In 2012 the Home Office launched Operation Nexus in partnership first with the Metropolitan Police and then with police forces across the country. Under Nexus, information about foreign nationals known to the police is shared with immigration enforcement to build a case for their deportation, even if that individual hasn’t committed or been charged with a crime.
To gather this intelligence, immigration officers are posted within police stations to examine all arrests involving foreign nationals. The police may also refer ‘high harm’ cases to immigration enforcement. The Home Office provides this definition of “high harm”:
For the purposes of Operation Nexus, Foreign National Offenders are considered as ‘High Harm’ cases where their conduct incurs significant adverse impact, whether physical, emotional or financial, upon individuals or the wider community.
According to the Home Office, Evan is “high harm”. That decision has been made based on his six-week prison sentence and encounters with the police through stop and search. After being flagged up by Nexus, Evan was arrested and locked up in immigration detention.
Evan spent over a year in immigration detention and is traumatised to this day. I’ve learnt to avoid the topic with him. Re-living the things he saw and the hopelessness he felt being away from his family is too difficult. Evan describes his time in immigration detention as worse than anything he experienced during his six weeks in prison.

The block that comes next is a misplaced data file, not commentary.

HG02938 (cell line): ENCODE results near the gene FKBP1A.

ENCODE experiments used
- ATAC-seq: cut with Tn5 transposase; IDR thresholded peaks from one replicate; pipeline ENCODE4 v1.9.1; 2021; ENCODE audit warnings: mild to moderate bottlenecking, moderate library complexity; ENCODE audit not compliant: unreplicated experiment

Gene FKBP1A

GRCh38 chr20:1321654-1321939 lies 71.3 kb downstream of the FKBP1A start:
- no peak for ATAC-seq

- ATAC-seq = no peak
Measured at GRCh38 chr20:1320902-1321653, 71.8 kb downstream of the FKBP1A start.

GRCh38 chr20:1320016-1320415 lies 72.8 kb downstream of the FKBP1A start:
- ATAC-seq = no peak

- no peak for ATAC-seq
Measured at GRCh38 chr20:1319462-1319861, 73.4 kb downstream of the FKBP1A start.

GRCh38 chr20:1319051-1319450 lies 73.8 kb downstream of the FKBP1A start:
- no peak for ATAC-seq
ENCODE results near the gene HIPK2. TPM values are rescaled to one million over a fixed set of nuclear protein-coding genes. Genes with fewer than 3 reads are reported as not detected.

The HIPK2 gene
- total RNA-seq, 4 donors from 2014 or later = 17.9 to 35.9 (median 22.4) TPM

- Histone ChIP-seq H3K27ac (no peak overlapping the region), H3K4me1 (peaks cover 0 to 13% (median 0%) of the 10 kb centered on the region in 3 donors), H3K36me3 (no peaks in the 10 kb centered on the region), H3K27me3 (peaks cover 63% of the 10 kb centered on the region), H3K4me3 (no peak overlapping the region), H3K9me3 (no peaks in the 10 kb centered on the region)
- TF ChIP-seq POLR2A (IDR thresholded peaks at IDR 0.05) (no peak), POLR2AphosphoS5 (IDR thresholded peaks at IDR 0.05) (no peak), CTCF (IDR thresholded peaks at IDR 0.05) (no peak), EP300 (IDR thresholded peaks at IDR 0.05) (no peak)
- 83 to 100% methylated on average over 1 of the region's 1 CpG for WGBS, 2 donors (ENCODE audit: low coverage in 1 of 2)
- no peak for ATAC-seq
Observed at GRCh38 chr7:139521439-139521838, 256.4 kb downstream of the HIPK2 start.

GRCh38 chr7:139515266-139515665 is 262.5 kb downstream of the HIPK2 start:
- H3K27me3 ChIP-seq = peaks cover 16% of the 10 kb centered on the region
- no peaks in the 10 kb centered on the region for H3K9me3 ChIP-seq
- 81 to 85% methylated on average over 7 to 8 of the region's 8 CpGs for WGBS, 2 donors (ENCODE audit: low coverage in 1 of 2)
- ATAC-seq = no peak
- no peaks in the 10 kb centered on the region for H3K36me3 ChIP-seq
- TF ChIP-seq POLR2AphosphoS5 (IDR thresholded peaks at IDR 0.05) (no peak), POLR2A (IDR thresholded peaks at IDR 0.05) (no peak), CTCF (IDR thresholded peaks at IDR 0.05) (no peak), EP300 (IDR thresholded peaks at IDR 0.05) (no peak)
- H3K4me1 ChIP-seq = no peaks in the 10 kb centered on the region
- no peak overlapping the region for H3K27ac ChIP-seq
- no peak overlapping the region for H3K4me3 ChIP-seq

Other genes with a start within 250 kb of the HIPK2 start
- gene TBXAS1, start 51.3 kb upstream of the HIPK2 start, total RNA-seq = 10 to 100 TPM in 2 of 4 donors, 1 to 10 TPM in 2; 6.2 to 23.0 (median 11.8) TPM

Evan’s family has suffered too. Teachers noticed that Rhea was unhappy. I spoke with Kelly, Evan’s sister and his aunt regularly. They spent a vast amount of time, energy and money trying to get him out. At one point, Kelly and Rhea were forced to move in with Kelly’s parents. They couldn’t afford to pay both Evan’s lawyer and their rent.
Evan was finally released on bail last year – with conditions. Once a week he must make a 50-mile round trip into London to report to the Home Office.
The little girl’s fear has become so obvious that every week her primary school give her a day off to go with her dad to the Home Office.
Rhea is terrified that the Home Office will take her dad away again. The little girl’s fear has become so obvious that every week her primary school gives her a day off to go with her dad to the Home Office.
A right to love and family
Evan has a British family and the UK has been his home for more than a decade. His conviction are for non-violent offences. Is there a legal remedy to his plight?